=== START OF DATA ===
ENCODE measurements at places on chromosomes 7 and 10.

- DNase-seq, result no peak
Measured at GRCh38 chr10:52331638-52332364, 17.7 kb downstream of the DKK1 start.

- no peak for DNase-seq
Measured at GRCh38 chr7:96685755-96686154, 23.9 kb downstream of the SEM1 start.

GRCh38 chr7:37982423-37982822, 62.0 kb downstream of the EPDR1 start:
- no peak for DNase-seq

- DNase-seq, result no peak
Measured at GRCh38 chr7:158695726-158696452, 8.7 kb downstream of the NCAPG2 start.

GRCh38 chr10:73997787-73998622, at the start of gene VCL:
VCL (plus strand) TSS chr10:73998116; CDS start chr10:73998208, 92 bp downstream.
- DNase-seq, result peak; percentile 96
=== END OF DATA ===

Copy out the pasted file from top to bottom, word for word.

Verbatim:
ENCODE measurements at places on chromosomes 7 and 10.

- DNase-seq, result no peak
Measured at GRCh38 chr10:52331638-52332364, 17.7 kb downstream of the DKK1 start.

- no peak for DNase-seq
Measured at GRCh38 chr7:96685755-96686154, 23.9 kb downstream of the SEM1 start.

GRCh38 chr7:37982423-37982822, 62.0 kb downstream of the EPDR1 start:
- no peak for DNase-seq

- DNase-seq, result no peak
Measured at GRCh38 chr7:158695726-158696452, 8.7 kb downstream of the NCAPG2 start.

GRCh38 chr10:73997787-73998622, at the start of gene VCL:
VCL (plus strand) TSS chr10:73998116; CDS start chr10:73998208, 92 bp downstream.
- DNase-seq, result peak; percentile 96